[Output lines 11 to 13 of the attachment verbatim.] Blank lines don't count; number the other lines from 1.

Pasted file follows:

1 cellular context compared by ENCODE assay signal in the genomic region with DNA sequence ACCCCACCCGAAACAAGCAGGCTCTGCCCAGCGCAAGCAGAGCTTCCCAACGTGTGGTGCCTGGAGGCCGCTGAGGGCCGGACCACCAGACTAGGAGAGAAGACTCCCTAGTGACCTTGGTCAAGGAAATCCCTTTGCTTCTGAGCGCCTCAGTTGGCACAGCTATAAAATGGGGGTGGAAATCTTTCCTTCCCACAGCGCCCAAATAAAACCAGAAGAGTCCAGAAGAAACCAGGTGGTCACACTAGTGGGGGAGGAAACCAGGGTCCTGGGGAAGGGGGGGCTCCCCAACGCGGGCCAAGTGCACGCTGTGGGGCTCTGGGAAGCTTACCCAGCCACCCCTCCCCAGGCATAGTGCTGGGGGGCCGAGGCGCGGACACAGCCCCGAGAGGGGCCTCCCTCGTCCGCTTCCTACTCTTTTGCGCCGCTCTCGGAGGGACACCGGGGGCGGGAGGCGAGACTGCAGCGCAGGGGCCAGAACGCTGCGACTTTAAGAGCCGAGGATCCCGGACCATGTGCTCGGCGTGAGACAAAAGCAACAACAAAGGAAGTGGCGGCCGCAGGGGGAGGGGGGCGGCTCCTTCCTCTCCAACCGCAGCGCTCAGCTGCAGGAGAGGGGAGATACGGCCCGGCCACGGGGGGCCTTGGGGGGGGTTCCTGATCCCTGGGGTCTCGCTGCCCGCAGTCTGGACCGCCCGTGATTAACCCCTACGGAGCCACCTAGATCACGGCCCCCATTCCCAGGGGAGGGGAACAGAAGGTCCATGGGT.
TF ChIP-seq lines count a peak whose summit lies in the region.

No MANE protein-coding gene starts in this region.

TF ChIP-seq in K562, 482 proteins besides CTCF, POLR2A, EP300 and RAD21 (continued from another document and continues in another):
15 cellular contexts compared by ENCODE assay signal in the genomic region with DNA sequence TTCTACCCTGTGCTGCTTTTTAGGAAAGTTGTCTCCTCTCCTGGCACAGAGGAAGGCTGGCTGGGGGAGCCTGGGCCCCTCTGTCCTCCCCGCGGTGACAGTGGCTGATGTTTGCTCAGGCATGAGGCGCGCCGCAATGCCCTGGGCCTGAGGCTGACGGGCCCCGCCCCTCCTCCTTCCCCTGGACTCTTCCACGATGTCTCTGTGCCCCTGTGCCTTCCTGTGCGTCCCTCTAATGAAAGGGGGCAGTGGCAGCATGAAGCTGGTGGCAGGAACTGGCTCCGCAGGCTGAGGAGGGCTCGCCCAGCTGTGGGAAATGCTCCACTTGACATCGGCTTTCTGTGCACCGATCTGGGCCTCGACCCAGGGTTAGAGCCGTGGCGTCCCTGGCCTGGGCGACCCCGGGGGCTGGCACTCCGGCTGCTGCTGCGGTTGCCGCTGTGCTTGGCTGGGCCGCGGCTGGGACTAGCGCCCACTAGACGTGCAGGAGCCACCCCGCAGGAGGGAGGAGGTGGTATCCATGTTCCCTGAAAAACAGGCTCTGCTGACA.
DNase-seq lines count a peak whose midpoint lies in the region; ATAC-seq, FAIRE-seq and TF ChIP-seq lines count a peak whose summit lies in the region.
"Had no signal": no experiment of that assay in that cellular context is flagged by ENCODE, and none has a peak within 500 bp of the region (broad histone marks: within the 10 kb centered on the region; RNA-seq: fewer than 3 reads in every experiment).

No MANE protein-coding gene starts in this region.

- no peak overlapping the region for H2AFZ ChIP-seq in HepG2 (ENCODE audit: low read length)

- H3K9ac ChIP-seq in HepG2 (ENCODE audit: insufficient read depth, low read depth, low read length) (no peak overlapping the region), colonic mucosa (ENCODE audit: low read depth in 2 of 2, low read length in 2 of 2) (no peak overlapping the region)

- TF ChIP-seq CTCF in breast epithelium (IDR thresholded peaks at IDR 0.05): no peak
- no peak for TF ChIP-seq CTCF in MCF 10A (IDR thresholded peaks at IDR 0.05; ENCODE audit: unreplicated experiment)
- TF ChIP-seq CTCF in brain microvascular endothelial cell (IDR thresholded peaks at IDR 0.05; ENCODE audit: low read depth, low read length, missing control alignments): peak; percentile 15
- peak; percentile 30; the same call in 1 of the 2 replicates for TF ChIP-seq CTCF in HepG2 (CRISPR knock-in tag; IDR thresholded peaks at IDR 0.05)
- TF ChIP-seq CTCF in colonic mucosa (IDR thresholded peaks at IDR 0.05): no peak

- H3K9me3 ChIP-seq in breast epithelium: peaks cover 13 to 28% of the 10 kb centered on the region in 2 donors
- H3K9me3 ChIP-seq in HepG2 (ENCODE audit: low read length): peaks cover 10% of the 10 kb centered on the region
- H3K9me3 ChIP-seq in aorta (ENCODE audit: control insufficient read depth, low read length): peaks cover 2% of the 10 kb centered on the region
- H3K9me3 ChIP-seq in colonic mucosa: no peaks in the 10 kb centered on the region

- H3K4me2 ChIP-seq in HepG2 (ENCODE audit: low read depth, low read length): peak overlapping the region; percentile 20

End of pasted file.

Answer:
- TF ChIP-seq CTCF in breast epithelium (IDR thresholded peaks at IDR 0.05): no peak
- no peak for TF ChIP-seq CTCF in MCF 10A (IDR thresholded peaks at IDR 0.05; ENCODE audit: unreplicated experiment)
- TF ChIP-seq CTCF in brain microvascular endothelial cell (IDR thresholded peaks at IDR 0.05; ENCODE audit: low read depth, low read length, missing control alignments): peak; percentile 15